Rebel Stakes

As the second of the three major stakes races for three-year-old horses at Oaklawn Park Race Track in Hot Springs, Arkansas, the Grade 2 Rebel Stakes is typically held in mid-March, and is run on the dirt over 1 1/16 miles, offering a total purse of $900,000. As a qualifying race for the Kentucky Derby, the Rebel awards points to the first four finishers toward a spot in the Derby on the first Saturday in May on a 50-20-10-5 scale. It is also considered a major prep race for the Arkansas Derby, held one month later.  

Rebel Stakes Results

If you can’t watch the race in person, you can still bet and track the Rebel Stakes results with an account at one of these top-rated racebooks, while also benefitting from first deposit and cash back bonuses that help to increase your return on investment.

 

How to Win Rebel Stakes Bets

When looking at recent past results as a handicapping strategy to win your Rebel Stakes bets, one thing instantly stands out – bet horses trained by Bob Baffert. The legendary California-based trainer has simply dominated the Rebel over the past few years, winning six of the last seven races. But outside of the “Baffert Effect” there are a few other things to note when looking for a possible Rebel Stakes winner on your betting ticket.

Leaving aside the 2015 win of American Pharoah – simply because the Triple Crown winner is clearly in a class of his own – one thing to consider is that four of the other five most recent winners had made at least two starts on the year prior to winning the Rebel. The one exception is Secret Circle (yes, a Baffert-trained horse) who took the race in 2012 in just his second start of the year.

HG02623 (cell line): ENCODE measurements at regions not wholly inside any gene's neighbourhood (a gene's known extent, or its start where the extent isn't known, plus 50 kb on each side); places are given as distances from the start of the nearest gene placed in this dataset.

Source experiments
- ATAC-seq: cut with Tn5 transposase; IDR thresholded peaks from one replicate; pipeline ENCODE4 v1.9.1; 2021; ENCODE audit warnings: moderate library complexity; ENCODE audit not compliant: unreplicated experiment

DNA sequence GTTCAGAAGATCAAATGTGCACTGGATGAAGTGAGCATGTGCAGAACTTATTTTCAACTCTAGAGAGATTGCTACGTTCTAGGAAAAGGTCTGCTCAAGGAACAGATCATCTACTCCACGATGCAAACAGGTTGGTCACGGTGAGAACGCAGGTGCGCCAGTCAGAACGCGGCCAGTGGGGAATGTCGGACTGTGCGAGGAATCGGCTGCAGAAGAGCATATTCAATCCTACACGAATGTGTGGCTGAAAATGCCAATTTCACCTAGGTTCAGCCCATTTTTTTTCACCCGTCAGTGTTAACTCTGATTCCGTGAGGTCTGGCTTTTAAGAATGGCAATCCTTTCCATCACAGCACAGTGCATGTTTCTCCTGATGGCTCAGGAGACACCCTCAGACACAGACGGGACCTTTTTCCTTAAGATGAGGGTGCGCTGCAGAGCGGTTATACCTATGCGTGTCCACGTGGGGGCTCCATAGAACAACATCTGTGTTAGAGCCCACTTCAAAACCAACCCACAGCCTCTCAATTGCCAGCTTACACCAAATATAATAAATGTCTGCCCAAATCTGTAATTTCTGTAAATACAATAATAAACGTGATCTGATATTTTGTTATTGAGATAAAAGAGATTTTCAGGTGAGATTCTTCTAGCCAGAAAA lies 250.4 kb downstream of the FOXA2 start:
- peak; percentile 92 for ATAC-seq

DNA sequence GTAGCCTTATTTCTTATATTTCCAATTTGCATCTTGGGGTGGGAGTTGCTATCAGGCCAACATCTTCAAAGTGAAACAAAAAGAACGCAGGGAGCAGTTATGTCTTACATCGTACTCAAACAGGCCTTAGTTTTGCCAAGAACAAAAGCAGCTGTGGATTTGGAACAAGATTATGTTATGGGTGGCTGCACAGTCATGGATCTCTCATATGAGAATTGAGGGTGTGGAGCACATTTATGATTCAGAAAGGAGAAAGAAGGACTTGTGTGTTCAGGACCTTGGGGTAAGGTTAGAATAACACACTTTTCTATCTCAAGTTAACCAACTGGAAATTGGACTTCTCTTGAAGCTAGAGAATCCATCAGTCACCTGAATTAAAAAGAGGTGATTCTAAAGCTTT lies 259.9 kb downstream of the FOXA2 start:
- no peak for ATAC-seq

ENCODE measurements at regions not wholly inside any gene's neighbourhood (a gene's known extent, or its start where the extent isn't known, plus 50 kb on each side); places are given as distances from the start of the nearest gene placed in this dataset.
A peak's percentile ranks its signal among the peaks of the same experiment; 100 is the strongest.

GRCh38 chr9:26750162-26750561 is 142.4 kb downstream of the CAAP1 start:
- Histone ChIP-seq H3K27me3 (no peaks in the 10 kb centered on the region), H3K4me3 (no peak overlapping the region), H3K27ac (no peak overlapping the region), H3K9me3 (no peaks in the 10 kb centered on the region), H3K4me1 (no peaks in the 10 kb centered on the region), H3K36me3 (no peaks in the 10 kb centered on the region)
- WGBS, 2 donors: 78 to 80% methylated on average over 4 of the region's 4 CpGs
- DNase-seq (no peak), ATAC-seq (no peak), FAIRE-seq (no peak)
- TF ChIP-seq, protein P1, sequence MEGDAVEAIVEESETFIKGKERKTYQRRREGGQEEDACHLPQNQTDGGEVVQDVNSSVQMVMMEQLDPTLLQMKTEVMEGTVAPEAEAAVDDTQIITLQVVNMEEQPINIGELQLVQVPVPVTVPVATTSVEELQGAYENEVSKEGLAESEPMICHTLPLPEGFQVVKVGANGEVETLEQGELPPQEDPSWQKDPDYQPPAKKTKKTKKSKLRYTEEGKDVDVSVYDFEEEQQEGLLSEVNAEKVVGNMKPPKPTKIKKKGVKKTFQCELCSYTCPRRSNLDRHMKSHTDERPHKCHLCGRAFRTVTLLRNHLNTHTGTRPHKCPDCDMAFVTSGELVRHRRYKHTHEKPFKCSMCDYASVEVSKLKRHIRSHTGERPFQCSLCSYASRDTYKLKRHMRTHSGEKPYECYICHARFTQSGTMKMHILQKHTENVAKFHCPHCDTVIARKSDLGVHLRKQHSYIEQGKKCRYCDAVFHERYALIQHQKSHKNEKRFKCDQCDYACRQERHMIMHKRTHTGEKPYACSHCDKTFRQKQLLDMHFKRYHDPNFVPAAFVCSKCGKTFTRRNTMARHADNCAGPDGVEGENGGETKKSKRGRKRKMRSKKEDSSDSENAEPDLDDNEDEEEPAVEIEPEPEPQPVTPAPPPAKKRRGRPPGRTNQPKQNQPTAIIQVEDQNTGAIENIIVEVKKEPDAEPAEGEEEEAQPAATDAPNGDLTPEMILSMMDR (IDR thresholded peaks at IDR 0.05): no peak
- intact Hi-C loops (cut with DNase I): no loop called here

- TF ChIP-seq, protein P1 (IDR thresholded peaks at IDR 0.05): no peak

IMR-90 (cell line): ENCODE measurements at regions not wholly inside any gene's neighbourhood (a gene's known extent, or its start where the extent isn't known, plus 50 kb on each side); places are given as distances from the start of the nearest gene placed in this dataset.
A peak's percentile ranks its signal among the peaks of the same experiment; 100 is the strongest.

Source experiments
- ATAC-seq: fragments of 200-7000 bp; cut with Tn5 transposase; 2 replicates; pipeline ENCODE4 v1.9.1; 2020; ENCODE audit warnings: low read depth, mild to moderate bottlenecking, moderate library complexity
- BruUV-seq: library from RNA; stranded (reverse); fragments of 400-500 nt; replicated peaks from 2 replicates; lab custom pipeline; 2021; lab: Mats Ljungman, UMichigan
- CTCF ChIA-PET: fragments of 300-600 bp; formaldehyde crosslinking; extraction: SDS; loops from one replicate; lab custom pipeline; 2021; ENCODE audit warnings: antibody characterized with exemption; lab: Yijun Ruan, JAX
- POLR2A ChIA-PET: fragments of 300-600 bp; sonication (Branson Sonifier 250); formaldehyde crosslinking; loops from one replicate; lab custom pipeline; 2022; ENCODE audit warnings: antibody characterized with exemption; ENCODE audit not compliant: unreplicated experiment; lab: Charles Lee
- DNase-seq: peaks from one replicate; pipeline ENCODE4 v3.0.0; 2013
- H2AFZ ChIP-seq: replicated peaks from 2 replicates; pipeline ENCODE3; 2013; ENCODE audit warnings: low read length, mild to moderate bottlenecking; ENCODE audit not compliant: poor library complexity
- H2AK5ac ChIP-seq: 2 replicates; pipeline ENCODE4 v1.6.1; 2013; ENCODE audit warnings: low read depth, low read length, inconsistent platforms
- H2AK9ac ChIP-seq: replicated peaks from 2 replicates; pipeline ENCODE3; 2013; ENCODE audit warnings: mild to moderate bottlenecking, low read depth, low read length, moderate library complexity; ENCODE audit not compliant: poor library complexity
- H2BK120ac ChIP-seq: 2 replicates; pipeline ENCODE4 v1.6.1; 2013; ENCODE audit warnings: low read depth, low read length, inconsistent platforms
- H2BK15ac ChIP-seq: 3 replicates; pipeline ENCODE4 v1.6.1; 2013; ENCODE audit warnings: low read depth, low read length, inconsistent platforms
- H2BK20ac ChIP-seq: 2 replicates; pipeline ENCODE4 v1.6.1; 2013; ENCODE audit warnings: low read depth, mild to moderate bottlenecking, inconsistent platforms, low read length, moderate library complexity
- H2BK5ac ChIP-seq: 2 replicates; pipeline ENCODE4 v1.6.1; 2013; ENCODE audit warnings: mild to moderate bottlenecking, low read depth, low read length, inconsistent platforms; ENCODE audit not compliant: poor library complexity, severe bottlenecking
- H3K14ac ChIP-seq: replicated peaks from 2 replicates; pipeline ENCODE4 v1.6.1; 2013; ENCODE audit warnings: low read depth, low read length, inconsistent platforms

But Secret Circle can also be considered a bit of an outlier, as he was a natural sprinter, having already won the Breeders’ Cup Juvenile Sprint in 2010, and was proabaly at his distance limit in winning both the 1 1/16 mile Southwest Stakes and the 1 1/16 mile Rebel. The best evidence for this may be that when stetching out to 1 1/8 miles in the Arkansas Derby, he finished second by more than nine lengths. Typically, bettors should be wary of horses with a sprint pedigree stepping up to run a distance in the Rebel.

Primed For A Winning Run

Although two of the five (non-Pharoah) most recent winners of the Rebel came into the race off of losses in their previous effort, it could be said that in both cases there were signs the horses were primed for a winning run. In the case of Hoppertunity in 2014, he tried the Risen Star Stakes at Fair Grounds prior to the Rebel, where he had a very bad trip, continuously racing further and further off the rail unti he was six-lanes wide coming down the stretch.

In effect, he ran much farther than any other horse in the race, but was able to make up several lengths on those in front of him and he was closing fast on the leaders when he ran out of track to finish fourth. Even when a horse doesn’t win a race, how they are moving at the end of their previous effort is always a very telling sign of how they might perform in their next race, and in Hoppertunity’s case, he ran very strongly next time out to win the Rebel.

The other horse to come into the Rebel and win following what at first glance appears to have been a poor performance was Will Take Charge in 2013. After taking a very slow Smarty Jones Stakes at Oaklawn in his first start of the 2013 season, he then came back to run sixth in the Southwest Stakes. But a quick glance at the form chart for that race could indicate a reason for his poor performance – the track was sloppy on that day, a condition that Will Take Charge simply did not like.

He pretty much ran in place for the whole race, only passing a few tired horses near the end, and for a horse of his calibre (he would go on to win four more graded-stakes races) a dull effort such as he gave in the Southwest can be explained away. Given a fast track one month later in the Rebel Stakes, he showed his true class to win at odds of 28-1.

The 2017 Rebel Stakes from Oaklawn Park goes Saturday, March 18th.